In this study, we assessed the robustness of the method using: (1) drugs binding to the three main binding sites found on the α-,β-tubulin heterodimer, namely the taxol-, the colchicine-, and the vinca-binding sites, (2) drugs unrelated to tubulins and the cytoskeleton such as daunorubicin and verapamil, and (3) four cell lines found in most laboratories. As shown in Table 1, in Additional file 1, drugs binding to the colchicine-binding site inhibit the bisthioalkylation of β-tubulin by EBI and consequently the formation of the EBI: β-tubulin adduct and the second immunoreacting β-tubulin band. Conversely, vinca-binding site inhibitors and tubulin-unrelated drugs did not inhibit the covalent binding of EBI and the formation of the second immunoreacting β-tubulin band. Of note, the distinct colchicine-binding site and the paclitaxel-binding site are close (16–17 Å) and share a slight overlap between their interaction domains . This overlap between the colchicine-binding site and the paclitaxel-binding site seems to explain the effect of paclitaxel when challenged by EBI, as seen in Table 1, 1 and may show a screening advantage for dual inhibitors. In addition, as shown in Table 2, in Additional file 2, the assay can be performed not only with MDA-MB-231 but also with cell lines such as HT-29, M21, and MCF-7 that contain β-tubulin isoforms bearing the Cys-239 and the Cys-354 residues.
As illustrated in Figure 1, the inhibition of EBI binding to tubulin is concentration-dependant. When the experiments are performed using escalating concentrations of colchicine and combretastatin A-4 (10 to 31 250-fold the IC50), a semi-quantitative assessment of the affinity of the drug for the binding site is possible. Moreover, the purity of the sodium dodecyl sulfate (SDS) used to perform the experiments is crucial, since SDS at 65% significantly improved the separation between native β-tubulin and the EBI: β-tubulin adduct.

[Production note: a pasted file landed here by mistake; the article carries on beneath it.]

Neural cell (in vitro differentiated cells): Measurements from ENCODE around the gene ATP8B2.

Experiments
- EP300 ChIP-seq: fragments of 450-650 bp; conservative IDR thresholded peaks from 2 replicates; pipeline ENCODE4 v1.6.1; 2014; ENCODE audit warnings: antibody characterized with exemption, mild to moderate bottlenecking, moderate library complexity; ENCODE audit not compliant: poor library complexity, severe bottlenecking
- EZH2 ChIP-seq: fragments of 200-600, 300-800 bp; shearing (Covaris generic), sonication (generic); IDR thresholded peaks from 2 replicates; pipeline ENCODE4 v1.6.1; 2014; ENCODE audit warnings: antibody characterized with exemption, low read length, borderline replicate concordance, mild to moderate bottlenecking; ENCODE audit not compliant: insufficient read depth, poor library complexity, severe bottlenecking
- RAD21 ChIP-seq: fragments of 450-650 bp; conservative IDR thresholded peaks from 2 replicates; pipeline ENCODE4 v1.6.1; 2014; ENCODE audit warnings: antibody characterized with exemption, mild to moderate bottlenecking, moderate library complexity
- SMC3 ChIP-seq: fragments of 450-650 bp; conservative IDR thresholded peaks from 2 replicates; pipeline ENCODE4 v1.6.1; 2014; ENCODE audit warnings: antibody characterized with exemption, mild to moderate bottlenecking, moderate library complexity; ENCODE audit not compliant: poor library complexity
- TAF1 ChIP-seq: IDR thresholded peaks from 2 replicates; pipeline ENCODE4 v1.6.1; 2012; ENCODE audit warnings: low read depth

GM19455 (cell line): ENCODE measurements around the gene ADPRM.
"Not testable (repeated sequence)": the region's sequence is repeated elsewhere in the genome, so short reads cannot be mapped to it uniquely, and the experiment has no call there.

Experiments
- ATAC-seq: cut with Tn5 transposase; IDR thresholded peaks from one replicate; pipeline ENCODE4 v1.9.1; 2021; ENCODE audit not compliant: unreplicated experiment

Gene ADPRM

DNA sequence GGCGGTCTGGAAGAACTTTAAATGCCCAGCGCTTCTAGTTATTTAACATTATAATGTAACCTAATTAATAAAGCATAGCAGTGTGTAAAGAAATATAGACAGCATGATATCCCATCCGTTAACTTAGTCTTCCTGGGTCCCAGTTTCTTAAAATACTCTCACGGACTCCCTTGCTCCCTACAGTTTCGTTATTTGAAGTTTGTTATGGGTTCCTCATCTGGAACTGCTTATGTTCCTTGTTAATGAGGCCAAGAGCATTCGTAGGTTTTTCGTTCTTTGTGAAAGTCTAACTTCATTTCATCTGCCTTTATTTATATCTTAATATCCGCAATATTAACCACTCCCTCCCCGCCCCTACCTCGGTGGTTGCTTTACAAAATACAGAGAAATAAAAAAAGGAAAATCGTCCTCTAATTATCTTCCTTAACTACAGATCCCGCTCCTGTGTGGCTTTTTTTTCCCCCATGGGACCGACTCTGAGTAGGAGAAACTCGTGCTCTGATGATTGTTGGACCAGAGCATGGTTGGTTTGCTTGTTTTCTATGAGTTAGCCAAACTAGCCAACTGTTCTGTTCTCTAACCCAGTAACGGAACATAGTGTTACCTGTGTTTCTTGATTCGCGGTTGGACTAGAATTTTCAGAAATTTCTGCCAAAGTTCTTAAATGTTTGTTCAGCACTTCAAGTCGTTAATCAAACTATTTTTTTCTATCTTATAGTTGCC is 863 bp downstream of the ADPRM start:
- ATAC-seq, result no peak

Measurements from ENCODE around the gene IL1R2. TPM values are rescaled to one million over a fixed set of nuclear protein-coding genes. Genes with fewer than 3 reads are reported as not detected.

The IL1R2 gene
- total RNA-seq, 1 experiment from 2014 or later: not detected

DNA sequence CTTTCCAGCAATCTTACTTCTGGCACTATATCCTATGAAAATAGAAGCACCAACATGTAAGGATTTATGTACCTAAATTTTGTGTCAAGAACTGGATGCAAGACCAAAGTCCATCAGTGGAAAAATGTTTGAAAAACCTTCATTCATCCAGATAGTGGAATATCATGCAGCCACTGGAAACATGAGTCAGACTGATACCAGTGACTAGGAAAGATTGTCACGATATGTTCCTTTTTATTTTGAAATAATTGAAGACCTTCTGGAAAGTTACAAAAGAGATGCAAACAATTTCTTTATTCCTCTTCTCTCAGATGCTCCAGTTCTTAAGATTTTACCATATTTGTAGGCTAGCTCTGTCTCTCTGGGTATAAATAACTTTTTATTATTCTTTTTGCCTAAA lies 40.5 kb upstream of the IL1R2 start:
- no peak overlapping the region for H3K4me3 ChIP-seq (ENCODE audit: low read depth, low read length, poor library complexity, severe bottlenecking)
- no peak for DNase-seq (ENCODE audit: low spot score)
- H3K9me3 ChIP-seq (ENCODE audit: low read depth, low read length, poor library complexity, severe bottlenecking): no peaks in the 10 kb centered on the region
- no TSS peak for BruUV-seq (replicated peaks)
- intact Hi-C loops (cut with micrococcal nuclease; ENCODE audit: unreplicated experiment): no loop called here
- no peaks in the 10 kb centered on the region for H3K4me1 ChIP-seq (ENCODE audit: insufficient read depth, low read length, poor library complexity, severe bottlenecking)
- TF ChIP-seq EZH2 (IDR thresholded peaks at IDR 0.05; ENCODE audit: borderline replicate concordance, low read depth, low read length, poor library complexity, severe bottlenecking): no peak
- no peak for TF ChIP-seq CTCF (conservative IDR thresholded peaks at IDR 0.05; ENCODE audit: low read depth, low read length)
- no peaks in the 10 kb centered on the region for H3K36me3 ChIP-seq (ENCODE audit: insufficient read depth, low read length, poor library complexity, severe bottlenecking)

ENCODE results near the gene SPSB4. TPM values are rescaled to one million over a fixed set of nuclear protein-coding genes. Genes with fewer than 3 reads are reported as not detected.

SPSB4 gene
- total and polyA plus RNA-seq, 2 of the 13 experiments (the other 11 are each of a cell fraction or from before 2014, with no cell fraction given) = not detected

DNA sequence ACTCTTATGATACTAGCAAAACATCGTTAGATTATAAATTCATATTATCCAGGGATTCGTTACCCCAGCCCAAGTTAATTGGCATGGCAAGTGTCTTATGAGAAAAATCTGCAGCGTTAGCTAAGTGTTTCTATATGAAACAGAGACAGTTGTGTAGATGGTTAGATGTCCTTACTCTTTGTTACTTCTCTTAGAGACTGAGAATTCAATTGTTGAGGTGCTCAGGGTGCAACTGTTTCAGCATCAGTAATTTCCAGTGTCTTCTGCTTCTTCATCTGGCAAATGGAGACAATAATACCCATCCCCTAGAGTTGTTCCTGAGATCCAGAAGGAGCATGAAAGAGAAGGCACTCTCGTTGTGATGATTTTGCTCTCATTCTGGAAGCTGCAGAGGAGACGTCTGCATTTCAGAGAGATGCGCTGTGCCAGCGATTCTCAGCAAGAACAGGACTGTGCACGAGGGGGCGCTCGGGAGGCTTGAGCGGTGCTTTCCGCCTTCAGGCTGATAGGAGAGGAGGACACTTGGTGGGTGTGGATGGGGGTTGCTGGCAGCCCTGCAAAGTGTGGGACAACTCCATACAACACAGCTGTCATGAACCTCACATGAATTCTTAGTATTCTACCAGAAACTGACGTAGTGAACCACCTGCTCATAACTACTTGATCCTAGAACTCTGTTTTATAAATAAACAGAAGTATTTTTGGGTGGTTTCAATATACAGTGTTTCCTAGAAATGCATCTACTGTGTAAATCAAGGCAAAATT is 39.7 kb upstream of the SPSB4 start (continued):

2 Materials and Equipments
Human breast carcinoma MDA-MB-231, human colon carcinoma HT-29, human skin melanoma M21, and human breast carcinoma MCF-7 cells were obtained from the American Type Culture Collection (ATCC HTB-26; Manassas, VA). Cells were grown in high glucose Dulbecco's Modified Eagle Medium supplemented with 5% (v/v) defined bovine calf serum (Hyclone laboratories, Logan, UT). Cells were maintained in a moisture-saturated atmosphere at 37°C in 5% of CO2. Biochemicals and the monoclonal anti-β-tubulin antibody (clone TUB 2.1) were purchased from Sigma-Aldrich (St. Louis, MO) and used as received unless specified otherwise. SDS at 98.5% and SDS at 65% of purity were purchased from Sigma-Aldrich. The enhanced chemiluminescence Western blotting detection reagent kit was provided by Amersham Canada (Oakville, Canada). Mixtures are expressed as volume/volume ratios unless indicated otherwise. Daunorubicin was purchased from Rhône-Poulenc (Courbevoie, France) and combretastatin A-4 was synthesized according to Petit et al. . EBI was obtained from TRC Biomedical Research Chemicals (North York, ON, Canada). All drugs were dissolved in dimethylsulfoxide, and the final concentration of dimethylsulfoxide in the culture medium was maintained under 0.5%.
3.1 Cell Culture and Treatment